The Trump administration appears to have virtually halted a process of reimbursing students defrauded by for-profit providers of higher education as part its bid to protect such institutions.
The backlog of students seeking relief under a federal “borrower defence” provision now exceeds 158,000, and there has been no final action on any of them since June 2018, the US Education Department reported.
“That’s not fair to those students, their families or their future,” said Patty Murray, a Democratic senator from Washington who asked the department for the data.
The Obama administration created borrower defence rules in 2016 after the failure of Corinthian Colleges, one of several leading for-profit providers to collapse after their operating models became unsustainable.
The rules, aimed primarily at the non-profit sector, allowed borrowers to seek a discharge of federally backed loans if they could prove that their institution had defrauded them.
The Trump administration, after taking office in January 2017, accepted some borrower defence claims – more than $664 million (£509 million) in discharges to more than 62,000 borrowers, according to an Education Department spokeswoman.
But the Trump administration, which includes staff with experience in the for-profit industry, also has made clear its opposition to the idea. Education secretary Betsy DeVos first delayed acting on borrower defence claims while her department reviewed the Obama policy, and she then argued that its provisions were too favourable to students.
In line with that argument, the administration adopted changes that would examine the earnings of borrowers seeking forgiveness, and compare that amount with the average earnings of graduates of similar programmes, to help determine how much of the loan debt should be set aside.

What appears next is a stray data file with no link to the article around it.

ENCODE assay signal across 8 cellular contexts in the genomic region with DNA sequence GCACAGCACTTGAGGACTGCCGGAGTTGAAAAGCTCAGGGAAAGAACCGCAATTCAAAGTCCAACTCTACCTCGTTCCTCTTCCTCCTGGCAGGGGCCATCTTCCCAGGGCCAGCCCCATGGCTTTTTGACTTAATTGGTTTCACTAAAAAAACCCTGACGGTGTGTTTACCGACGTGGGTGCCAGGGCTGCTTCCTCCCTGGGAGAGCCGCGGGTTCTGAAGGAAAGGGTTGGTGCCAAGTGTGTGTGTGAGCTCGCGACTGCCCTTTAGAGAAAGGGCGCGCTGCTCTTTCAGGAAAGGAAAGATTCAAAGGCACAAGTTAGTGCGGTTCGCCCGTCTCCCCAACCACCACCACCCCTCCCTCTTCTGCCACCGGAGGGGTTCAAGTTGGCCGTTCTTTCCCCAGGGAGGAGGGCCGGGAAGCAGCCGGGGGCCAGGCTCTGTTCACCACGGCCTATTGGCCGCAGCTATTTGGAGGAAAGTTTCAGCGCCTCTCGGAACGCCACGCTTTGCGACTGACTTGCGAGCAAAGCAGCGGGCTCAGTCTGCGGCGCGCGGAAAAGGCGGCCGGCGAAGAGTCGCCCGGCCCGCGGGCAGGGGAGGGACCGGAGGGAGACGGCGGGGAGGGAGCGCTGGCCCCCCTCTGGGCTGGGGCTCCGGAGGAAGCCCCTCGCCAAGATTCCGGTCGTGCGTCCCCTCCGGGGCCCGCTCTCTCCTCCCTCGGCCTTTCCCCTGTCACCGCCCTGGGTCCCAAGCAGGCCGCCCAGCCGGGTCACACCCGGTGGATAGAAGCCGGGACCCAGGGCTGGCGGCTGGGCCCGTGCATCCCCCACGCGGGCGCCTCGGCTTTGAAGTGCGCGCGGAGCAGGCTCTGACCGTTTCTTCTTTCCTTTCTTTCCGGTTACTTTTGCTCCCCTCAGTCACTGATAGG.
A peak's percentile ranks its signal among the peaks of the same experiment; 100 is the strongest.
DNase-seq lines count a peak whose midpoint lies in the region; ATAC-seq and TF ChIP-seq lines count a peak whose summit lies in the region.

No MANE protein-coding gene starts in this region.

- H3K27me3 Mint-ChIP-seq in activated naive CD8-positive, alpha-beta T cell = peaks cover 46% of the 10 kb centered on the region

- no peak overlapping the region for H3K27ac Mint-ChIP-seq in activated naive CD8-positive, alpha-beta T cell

Federal courts have ruled against the changes. One said that the pursuit of individual student earnings data violated their privacy rights. Another, in a case brought by 19 states, ordered the department this past autumn to immediately implement the Obama-era rules.
The Education Department spokeswoman said that the administration would be moving faster without ongoing legal scrutiny of its work. “Pending litigation has slowed down the department’s processing to provide relief to additional borrowers,” she said. “We will fully implement the 2016 borrower defence regulations and ensure those who qualify for discharge receive it.”
Outside experts questioned the rationale for delay. James Kvaal, president of the Institute for College Access and Success, a non-profit group promoting college affordability, said that it was not clear that measuring future job income would show whether a student was defrauded by a particular college.
Under the borrower defence regulation, the cost of forgiving student loans is covered by the federal government. The government can then seek repayment from the colleges, although the companies that closed them typically leave few assets vulnerable to seizure, said Barmak Nassirian, director of federal relations and policy analysis at the American Association of State Colleges and Universities.
The administration’s delays in helping defrauded borrowers likely reflects a desire by administration officials to both reduce government expenditure and protect the reputation of the for-profit industry, Mr Nassirian said.
“The escalating tab for fraud would show the harm that the for-profits are causing and undermine the administration’s policy priorities,” he said.